Damien Rice with My bubba

Tuesday, April 7, 2015

Orpheum Theatre, Boston

I’m tempted to write just this:

OMG OMG OMG OMG OMG OMG OMG OMG OMG OMG OMG OMG OMG

OMG OMG OMG OMG OMG OMG OMG OMG OMG OMG OMG OMG OMG

OMG OMG OMG OMG OMG OMG OMG OMG OMG OMG OMG OMG OMG

I SAW DAMIEN RICE FROM THE FIFTH ROW LAST NIGHT AND IT WAS BEAUTIFUL!

But you know me, and I’m long winded. I’ll try to keep it brief though, but only to spare you the sadness you might feel since you weren’t there, or that I feel because it’s over now.

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I'd never been to the Orpheum before. If you don't look too closely, it's quite pretty.

I’d never been to the Orpheum before. If you don’t look too closely, it’s quite pretty.

My awesome concert friend Bob (who is always looking out for me concert-wise) and I got tickets over the weekend for last night’s sold out Damien Rice show at the Orpheum Theatre in Boston. When he and I met almost four years ago, he asked me what my best concert experience to date was, and I told him without hesitating what I’ve told anyone who has ever asked me that question—it was Damien Rice with The Frames (featuring the insanely gifted Glen Hansard) at State Theatre in Portland back in April of 2004. Damien was touring to support his beautiful 2002 album O, and I was in the front row for the show with no barricade leaning right up against the stage. Lisa Hannigan joined him that night along with a cellist and an additional instrumentalist or two. It was inspired. I was speechless after the show.

I haven’t seen Damien Rice live in eleven years, but last night’s live show more than met my lofty expectations and fully reminded me of the magic of that night all those many years ago. Damien is an unassuming character on stage. He chatted with us genuinely (none of that “HEY BOSTON!!” crap) about some of the songs and life in general. His voice is crystal clear and powerful. He holds notes forever and can evoke emotion without even singing a single word. I think he oohed and aahed for the last many minutes of the last song of the night, “Cold Water,” but the cries meant something anyhow. The hair on the back of my neck was at a standstill for the bulk of the night. If anything, I’d occasionally get distracted by how uncomfortable I was in the ancient seat (albeit a fifth row one, so not a complaint) at the dilapidated Orpheum and would shift and get back to focusing on the show.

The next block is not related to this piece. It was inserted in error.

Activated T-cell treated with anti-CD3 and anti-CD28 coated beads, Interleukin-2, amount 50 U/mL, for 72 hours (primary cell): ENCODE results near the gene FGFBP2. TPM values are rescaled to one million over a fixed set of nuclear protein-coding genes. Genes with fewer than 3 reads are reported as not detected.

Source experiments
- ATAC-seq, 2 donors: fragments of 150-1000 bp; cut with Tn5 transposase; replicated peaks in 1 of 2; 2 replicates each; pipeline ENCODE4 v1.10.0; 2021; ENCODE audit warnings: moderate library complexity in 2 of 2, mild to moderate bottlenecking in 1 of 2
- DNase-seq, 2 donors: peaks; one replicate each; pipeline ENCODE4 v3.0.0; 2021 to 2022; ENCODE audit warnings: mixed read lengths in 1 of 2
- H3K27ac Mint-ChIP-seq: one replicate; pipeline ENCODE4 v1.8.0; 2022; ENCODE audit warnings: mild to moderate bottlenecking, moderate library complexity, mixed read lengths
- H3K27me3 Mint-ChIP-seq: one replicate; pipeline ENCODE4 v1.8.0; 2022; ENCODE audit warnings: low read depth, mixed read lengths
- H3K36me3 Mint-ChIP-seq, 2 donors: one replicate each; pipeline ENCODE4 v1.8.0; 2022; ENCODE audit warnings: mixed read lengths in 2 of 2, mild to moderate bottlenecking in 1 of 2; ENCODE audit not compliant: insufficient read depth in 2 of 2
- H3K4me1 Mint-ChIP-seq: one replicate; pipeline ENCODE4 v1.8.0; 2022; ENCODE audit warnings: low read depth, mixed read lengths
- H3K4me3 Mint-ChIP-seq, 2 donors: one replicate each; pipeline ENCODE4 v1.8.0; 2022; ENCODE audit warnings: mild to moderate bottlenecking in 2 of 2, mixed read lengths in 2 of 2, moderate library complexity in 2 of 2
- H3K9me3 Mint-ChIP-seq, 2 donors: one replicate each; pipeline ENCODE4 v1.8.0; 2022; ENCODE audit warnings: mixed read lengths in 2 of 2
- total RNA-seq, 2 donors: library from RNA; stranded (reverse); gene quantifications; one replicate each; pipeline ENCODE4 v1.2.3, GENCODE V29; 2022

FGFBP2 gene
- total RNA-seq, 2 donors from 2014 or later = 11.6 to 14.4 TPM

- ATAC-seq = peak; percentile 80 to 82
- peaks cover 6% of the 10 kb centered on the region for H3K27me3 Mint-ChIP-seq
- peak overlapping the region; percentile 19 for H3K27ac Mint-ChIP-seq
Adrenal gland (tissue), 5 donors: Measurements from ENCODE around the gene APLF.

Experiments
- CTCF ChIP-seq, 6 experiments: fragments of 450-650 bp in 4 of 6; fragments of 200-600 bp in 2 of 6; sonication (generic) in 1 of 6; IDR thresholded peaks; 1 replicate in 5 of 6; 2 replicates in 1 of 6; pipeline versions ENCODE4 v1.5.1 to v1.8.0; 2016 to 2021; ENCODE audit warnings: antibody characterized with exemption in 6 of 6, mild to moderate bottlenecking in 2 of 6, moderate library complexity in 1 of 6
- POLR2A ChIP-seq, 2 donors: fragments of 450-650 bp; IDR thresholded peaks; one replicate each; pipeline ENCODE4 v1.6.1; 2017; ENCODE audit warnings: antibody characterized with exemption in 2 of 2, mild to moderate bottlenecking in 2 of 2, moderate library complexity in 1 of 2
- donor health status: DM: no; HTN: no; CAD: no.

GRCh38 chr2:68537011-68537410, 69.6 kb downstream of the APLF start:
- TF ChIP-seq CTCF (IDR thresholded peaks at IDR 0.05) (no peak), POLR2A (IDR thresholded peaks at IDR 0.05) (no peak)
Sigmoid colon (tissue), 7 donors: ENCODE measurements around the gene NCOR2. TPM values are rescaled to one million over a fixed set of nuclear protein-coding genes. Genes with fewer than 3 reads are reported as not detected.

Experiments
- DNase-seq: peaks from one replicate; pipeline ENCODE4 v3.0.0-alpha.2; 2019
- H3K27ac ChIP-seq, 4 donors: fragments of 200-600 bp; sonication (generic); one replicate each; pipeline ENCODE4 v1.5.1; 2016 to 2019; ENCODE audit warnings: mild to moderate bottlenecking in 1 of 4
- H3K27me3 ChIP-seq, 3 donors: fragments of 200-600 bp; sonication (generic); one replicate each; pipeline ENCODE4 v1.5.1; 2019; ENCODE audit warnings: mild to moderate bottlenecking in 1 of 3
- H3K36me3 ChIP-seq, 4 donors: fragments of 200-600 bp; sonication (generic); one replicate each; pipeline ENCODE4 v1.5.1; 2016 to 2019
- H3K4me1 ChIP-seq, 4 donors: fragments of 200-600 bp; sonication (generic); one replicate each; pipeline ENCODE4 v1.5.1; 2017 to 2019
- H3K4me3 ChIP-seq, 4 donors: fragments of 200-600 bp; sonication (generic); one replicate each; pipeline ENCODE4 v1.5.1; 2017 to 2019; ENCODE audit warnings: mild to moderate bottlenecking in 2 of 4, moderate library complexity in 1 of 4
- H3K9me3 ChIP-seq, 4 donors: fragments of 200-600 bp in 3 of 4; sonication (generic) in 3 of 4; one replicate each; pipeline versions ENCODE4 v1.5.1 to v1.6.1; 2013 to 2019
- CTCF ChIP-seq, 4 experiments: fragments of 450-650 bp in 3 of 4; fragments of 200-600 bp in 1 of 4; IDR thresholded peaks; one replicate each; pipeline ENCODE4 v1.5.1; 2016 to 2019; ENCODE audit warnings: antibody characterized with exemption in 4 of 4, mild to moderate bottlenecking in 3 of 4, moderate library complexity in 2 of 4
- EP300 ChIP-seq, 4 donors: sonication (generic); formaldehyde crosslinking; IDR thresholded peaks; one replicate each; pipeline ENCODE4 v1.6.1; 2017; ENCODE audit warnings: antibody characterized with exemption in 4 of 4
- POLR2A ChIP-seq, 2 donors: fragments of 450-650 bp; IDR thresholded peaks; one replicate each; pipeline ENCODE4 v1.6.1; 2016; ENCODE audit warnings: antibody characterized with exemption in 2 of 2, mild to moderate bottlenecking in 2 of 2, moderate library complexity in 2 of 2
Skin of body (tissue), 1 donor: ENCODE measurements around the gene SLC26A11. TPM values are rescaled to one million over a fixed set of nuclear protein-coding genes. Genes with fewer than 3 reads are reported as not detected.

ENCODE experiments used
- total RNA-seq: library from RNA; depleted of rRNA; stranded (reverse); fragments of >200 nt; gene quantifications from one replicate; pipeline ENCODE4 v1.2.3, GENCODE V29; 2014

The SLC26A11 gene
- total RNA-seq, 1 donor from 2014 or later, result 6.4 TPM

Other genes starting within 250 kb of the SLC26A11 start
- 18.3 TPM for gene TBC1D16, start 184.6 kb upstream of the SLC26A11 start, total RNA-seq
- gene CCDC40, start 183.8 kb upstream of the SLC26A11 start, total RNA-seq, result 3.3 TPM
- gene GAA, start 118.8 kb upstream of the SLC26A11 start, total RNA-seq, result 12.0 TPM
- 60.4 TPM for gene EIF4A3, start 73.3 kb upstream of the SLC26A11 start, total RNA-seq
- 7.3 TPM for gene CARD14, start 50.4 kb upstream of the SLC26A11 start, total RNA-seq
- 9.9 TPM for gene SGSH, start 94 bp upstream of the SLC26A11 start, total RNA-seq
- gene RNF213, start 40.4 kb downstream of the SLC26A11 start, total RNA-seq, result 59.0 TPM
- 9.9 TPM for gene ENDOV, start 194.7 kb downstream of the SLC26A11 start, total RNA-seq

My bubba. Courtesy of Chris Van Slyke of bostonthroughmyeyes.com

My bubba. Courtesy of Chris Van Slyke of bostonthroughmyeyes.com

This gives a good sense of how far from the stage our seats were. So close!

This gives a good sense of how far from the stage our seats were. So close!

Damien Rice. Courtesy of Chris Van Slyke of bostonthroughmyeyes.com

Damien Rice. Courtesy of Chris Van Slyke of bostonthroughmyeyes.com

Damien Rice. Courtesy of Chris Van Slyke of bostonthroughmyeyes.com

Damien Rice. Courtesy of Chris Van Slyke of bostonthroughmyeyes.com

Courtesy of Chris Van Slyke of bostonthroughmyeyes.com

Courtesy of Chris Van Slyke of bostonthroughmyeyes.com

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I’m enjoying Damien’s newest album, My Favourite Faded Fantasy, and it seemed that last night’s crowd was full of fans who alsoknew his entire catalogue by heart. I just considered telling you about the standout songs, but the list would basically be a set list of the whole show. I was so impressed with how much passion and just sheer noise one man could produce up there. What a night. My friend Chris at bostonthroughmyeyes.com wrote a bit about the show which includes the set list and lovely photos he took, as well. I knew I’d likely send you his way for a full report and so pretty much turned off the music journalist in my head and just got caught up being a lucky member of last night’s incredibly fortunate audience.

Damien Rice—you have got “it” and “it” to spare. Thank you for the gift of your music and for a truly beautiful show last night. This is essentially my version of speechless.

xo,

bree

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